Abstract / Description of output
Previous studies have suggested that during the on-line sentence processing, relevant memory representations are directly accessed based on cues at retrieval (McElree et al., 2003). Under this hypothesis, retrieval cues activate any memory representation with matching features, leading to the so-called attraction effect. This predicts that attraction effects would be modulated by memory representation of a distractor. Here, we investigated this possibility, focusing on two factors (i.e., proximity to the retrieval point and the number of matching features) that would affect representation of a distractor in three Korean eye-tracking experiments. We predicted that if memory representation of a distractor decays over time, a distractor close to a retrieval point would lead to stronger attraction effects. We also predicted that a distractor would be more likely to lead to interference when it shares a higher number of matching features with the retrieval cues of a dependency, relative to the target of the dependency, due to multiple direct accesses based on multiple matching cues. However, the results did not show evidence that proximity of a distractor to the retrieval point enhanced attraction effects. Likewise, there was no evidence that a greater number of matching cues of a distractor alone would trigger more mis-retrieval, in contrast to a previous finding that a greater number of mismatching cues of a licit antecedent in addition to a greater number of matching cues of a distractor did so (Parker & Phillips, 2017). On the other hand, the results suggested that a distractor marked with nominative case was more likely to be mis-retrieved as the subject of a verb, compared to a distractor marked with a dative case, suggesting that the subject grammatical role is a critical cue for a subject-verb agreement. These results are best compatible with the hypothesis that retrieval cues are weighted, possibly depending on the nature of the dependency that is currently processed.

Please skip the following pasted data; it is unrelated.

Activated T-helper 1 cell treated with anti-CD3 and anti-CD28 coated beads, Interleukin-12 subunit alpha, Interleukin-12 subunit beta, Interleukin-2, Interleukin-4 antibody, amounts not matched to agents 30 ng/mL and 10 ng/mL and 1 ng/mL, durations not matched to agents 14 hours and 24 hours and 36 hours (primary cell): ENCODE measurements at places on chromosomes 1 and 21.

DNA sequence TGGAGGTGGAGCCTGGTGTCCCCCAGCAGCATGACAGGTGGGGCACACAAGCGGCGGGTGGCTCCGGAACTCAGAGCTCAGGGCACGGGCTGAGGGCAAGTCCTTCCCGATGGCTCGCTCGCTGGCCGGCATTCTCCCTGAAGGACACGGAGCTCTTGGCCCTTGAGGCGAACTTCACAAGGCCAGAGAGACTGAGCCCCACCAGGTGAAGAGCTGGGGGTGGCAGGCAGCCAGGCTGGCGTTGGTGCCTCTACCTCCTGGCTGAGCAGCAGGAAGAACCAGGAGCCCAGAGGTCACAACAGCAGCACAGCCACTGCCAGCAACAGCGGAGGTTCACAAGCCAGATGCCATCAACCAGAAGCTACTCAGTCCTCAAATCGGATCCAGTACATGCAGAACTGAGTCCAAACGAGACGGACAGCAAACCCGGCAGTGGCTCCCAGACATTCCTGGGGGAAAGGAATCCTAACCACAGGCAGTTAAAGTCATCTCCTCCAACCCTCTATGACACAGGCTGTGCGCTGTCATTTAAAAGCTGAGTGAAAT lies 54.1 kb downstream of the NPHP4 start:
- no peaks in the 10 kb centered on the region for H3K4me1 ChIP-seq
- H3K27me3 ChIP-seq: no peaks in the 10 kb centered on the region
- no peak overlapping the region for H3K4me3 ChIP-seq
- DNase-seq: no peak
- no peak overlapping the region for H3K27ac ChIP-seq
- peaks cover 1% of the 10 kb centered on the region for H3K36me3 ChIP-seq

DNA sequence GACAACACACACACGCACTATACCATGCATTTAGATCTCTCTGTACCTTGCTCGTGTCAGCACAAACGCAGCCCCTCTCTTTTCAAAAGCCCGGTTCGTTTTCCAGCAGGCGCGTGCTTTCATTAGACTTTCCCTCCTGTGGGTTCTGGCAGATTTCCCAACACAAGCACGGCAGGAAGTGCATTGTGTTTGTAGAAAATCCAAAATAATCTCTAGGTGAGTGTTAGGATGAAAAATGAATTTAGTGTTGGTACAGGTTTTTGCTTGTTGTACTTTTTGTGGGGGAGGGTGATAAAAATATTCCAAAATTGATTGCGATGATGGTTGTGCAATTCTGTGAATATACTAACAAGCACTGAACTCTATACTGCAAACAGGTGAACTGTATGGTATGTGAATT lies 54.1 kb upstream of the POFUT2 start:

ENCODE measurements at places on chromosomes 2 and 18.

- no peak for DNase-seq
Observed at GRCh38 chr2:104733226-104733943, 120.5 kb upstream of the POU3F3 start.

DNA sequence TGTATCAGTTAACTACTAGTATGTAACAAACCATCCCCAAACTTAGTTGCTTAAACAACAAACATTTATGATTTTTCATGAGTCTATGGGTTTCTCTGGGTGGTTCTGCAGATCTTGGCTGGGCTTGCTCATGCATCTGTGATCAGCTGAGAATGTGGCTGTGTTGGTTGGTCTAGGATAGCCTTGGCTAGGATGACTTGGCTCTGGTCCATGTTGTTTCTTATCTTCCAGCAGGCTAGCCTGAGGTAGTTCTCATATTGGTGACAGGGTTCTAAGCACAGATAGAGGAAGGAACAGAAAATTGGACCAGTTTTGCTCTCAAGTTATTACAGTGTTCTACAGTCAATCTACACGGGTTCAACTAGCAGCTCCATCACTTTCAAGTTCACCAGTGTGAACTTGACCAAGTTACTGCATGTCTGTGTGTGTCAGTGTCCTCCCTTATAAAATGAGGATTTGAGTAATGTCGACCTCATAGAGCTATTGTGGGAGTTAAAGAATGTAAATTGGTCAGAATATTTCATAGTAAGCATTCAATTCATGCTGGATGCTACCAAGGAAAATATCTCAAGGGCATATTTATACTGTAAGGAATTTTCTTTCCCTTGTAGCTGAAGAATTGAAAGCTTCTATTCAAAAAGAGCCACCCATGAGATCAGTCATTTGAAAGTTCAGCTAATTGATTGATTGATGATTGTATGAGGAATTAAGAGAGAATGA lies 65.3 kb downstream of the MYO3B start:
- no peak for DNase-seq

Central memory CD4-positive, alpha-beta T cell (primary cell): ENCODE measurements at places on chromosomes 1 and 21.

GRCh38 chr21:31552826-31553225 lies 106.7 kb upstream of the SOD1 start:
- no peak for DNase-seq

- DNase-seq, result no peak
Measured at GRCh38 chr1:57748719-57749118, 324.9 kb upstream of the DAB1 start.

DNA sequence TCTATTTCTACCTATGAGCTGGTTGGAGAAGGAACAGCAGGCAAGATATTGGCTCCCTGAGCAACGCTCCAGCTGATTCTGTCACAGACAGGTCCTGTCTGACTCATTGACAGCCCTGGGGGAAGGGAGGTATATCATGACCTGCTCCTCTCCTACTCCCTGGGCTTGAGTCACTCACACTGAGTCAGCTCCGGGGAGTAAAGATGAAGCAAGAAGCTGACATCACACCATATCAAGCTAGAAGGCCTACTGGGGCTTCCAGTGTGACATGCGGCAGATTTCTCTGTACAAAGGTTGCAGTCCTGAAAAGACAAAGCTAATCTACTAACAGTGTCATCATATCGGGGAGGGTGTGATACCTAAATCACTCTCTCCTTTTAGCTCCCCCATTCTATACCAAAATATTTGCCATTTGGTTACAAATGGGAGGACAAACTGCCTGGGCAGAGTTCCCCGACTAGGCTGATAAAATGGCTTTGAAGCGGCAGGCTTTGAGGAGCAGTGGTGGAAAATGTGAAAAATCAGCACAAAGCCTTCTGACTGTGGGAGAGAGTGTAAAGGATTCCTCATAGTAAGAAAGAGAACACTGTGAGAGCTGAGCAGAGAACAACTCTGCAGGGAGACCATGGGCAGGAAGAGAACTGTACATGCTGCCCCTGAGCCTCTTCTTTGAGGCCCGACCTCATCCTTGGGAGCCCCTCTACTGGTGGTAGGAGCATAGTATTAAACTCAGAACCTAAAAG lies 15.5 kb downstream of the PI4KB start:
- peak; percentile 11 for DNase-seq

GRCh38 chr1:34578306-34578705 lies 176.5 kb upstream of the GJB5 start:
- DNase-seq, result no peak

Keywords / Materials (for Non-textual outputs)
- honorific agreement
- subject-verb agreement
- eye tracking
- proximity, case marking
- memory representation